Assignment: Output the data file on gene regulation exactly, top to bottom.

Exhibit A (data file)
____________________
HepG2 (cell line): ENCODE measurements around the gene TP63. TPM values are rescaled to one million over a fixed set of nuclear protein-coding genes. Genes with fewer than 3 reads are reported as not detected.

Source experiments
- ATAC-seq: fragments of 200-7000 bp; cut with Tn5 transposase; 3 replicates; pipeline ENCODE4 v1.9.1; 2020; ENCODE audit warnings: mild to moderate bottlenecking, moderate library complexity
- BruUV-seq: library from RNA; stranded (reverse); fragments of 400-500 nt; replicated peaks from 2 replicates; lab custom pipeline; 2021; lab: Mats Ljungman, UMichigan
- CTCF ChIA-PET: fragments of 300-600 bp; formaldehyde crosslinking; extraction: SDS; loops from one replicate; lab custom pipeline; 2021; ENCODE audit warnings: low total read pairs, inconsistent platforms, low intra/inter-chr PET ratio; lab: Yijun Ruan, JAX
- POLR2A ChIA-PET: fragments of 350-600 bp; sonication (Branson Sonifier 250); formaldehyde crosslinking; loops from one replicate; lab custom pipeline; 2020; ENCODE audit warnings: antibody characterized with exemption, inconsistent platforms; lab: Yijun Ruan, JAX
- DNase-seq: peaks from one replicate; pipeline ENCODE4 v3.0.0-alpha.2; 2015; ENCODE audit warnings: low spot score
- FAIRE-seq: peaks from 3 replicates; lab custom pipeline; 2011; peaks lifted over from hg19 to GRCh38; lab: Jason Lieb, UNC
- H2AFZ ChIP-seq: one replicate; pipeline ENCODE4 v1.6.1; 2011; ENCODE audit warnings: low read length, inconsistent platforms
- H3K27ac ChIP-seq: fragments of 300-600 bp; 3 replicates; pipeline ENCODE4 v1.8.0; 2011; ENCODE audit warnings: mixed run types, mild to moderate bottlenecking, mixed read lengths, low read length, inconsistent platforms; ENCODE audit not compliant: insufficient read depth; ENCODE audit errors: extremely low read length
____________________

HepG2 (cell line): ENCODE measurements around the gene TP63. TPM values are rescaled to one million over a fixed set of nuclear protein-coding genes. Genes with fewer than 3 reads are reported as not detected.

Source experiments
- ATAC-seq: fragments of 200-7000 bp; cut with Tn5 transposase; 3 replicates; pipeline ENCODE4 v1.9.1; 2020; ENCODE audit warnings: mild to moderate bottlenecking, moderate library complexity
- BruUV-seq: library from RNA; stranded (reverse); fragments of 400-500 nt; replicated peaks from 2 replicates; lab custom pipeline; 2021; lab: Mats Ljungman, UMichigan
- CTCF ChIA-PET: fragments of 300-600 bp; formaldehyde crosslinking; extraction: SDS; loops from one replicate; lab custom pipeline; 2021; ENCODE audit warnings: low total read pairs, inconsistent platforms, low intra/inter-chr PET ratio; lab: Yijun Ruan, JAX
- POLR2A ChIA-PET: fragments of 350-600 bp; sonication (Branson Sonifier 250); formaldehyde crosslinking; loops from one replicate; lab custom pipeline; 2020; ENCODE audit warnings: antibody characterized with exemption, inconsistent platforms; lab: Yijun Ruan, JAX
- DNase-seq: peaks from one replicate; pipeline ENCODE4 v3.0.0-alpha.2; 2015; ENCODE audit warnings: low spot score
- FAIRE-seq: peaks from 3 replicates; lab custom pipeline; 2011; peaks lifted over from hg19 to GRCh38; lab: Jason Lieb, UNC
- H2AFZ ChIP-seq: one replicate; pipeline ENCODE4 v1.6.1; 2011; ENCODE audit warnings: low read length, inconsistent platforms
- H3K27ac ChIP-seq: fragments of 300-600 bp; 3 replicates; pipeline ENCODE4 v1.8.0; 2011; ENCODE audit warnings: mixed run types, mild to moderate bottlenecking, mixed read lengths, low read length, inconsistent platforms; ENCODE audit not compliant: insufficient read depth; ENCODE audit errors: extremely low read length